It is also important to ask about herbal remedies. (The Change Interview includesquestions about both of these.) Thus, at his posttreatment Change Interview, I learnedthat 1 month before the end of therapy, Paul had increased his dose of citalopramhydrobromide (Celexa) to 20 mg/day (he had been taking it for 6 months, afterswitching from sertraline [Zoloft]). He was also continuing to take clonazepam for
anxiety (2 mg/day) and had been doing so for the past 2 years. Thus, Paul had beenstable on his antianxiety medication since well before the beginning of therapy andhad been taking selective serotonin reuptake inhibitors (SSRIs) for almost as long.
Therefore, there appeared to be no connection between changes in his medicationand his weekly PQ ratings.
Using in-session narratives.
In addition, client interview data and therapist pro-
cess notes provide useful sources of information about medication and the effects ofother medical and biological processes. For example, at his 6-month follow-up in-terview, Paul disclosed that he had suffered from a major, life-threatening illness duringthe intervening time and, as a result, had experienced a greater sense of focus andappreciation for what was important.
The evidence for medication or other biological processes on the
level of Paul’s problems was weak at best, at least during the time he was attendingtherapy.
Reactive Effects of Research
The final nontherapy explanation involves the reactive effects of taking part in
research. According to this hypothesis, client outcome is affected mostly as a func-tion of being in research. These include reactive research activities (e.g., posttrau-matic stress disorder assessment, tape-assisted recall methods) that enhance (or in-terfere with) therapy, relation with the research staff, which is sometimes better thanwith the therapist, and enhanced sense of altruism, which allows clients to trans-mute their suffering by viewing themselves as helping others. On the other hand,research activities can have negative effects on clients, especially if they are particu-larly evocative or time consuming.
Teasing out the reactive effects of research on client outcome can be difficult,
but qualitative interviewing can help here as well if clients are asked about the ef-fects the research has on them. Another possibility is to use nonrecruited clients andunobtrusive data collection. Spontaneous comments during sessions, summarized intherapist process notes, are also worth pursuing. For example, in Session 4, Paulexpressed concerns at not being able to be totally open in therapy because of hisconcerns about the recording equipment. (Several times during therapy, he referredto “all you assholes watching this.”) In addition, he sometimes wrote snide com-ments on his postsession questionnaire. Paul seemed to take being in the researchas more of an inconvenience than a benefit, making it highly unlikely that the re-search was responsible for the changes he reported.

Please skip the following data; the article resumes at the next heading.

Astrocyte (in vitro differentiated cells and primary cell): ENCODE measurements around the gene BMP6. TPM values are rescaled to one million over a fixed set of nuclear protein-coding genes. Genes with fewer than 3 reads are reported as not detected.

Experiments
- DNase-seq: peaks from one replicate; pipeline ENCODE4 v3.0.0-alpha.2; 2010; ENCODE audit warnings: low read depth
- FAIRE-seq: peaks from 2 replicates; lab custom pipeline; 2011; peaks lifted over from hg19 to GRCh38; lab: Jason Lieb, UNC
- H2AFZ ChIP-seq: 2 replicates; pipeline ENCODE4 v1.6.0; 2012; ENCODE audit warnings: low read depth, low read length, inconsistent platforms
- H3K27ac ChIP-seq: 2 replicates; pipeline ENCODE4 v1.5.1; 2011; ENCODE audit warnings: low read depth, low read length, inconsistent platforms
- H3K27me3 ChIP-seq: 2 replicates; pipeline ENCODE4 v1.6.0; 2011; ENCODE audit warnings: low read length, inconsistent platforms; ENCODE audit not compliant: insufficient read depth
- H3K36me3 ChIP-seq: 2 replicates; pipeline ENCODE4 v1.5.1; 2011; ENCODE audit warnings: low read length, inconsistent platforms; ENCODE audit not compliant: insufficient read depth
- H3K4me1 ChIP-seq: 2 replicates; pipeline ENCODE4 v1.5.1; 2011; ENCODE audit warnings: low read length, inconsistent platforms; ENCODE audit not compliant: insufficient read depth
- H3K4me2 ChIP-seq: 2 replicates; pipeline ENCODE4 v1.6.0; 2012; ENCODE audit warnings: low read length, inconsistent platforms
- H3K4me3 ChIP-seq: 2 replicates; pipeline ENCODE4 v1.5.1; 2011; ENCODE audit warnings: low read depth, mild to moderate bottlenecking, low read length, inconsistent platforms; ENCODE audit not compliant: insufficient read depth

Summary and Conclusions of HSCED Analysis of Paul’s Therapy
Reviewing the results of applying HSCED to Paul’s treatment, there is clear or
moderate support for three of five types of direct evidence, retrospective attribution,immediate perception, and change in stable problems. Because the standard is rep-lication across two or more types of direct evidence, this is more than adequate.
In terms of negative evidence, the standard is that no nontherapy explanation
can, by itself or in combination with other nontherapy explanations, fully explainthe client’s change, although nontherapy explanations can and usually do play somerole in accounting for change. For Paul, there was clear or moderate support against
a primary role for all nontherapy explanations, except experimentwise error. Theanalysis indicates that the change reported on the PQ was unlikely to be due to chancebut identifies Paul’s change as narrowly limited to his presenting problems (indi-cated by lack of change on the SCL-90 and IIP). Self-help, extratherapy events arealso important supporting influences but not to the exclusion of therapy.
Beyond this, however, what have we learned about psychotherapy from this
intensive analysis? First, most simplistically, the analysis supports the claim that process-experiential therapy can be effective with clients like Paul (i.e., clients with majordepressive disorder plus hypomania [“bipolar II”]), particularly when they presentwith issues of anger and unresolved grief. Second, although effective, there was stillroom for improvement, especially with regard to a broader range of problems andareas of functioning. Third, the analysis makes it clear that therapy exerted its help-ful effects within a context of other, supporting change processes, especially extra-therapy events and self-help efforts.
Specific Change Processes
Finally, in the process of sorting out the role of therapy in Paul’s change pro-
cess, I came across descriptions of what he found helpful in his therapy, descrip-tions with substantial practical utility. Some of these took the form of postsessiondescriptions of significant events, which clearly indicate the central importance ofexploring unresolved feelings of anger toward family members. However, Paul’sdescriptions in his posttherapy Change Interview were more revealing. From exam-ining his discourse, it became clear that Paul did not have a clear “story” about theconnection he felt between his therapy and his key change of feeling more calm inthe face of challenges. Nevertheless, his account provided enough detail about thetherapeutic elements involved and their connections to allow me to construct thefollowing model of his change process:
(a) Paul credited his therapist for “bring[ing] me back to certain areas that she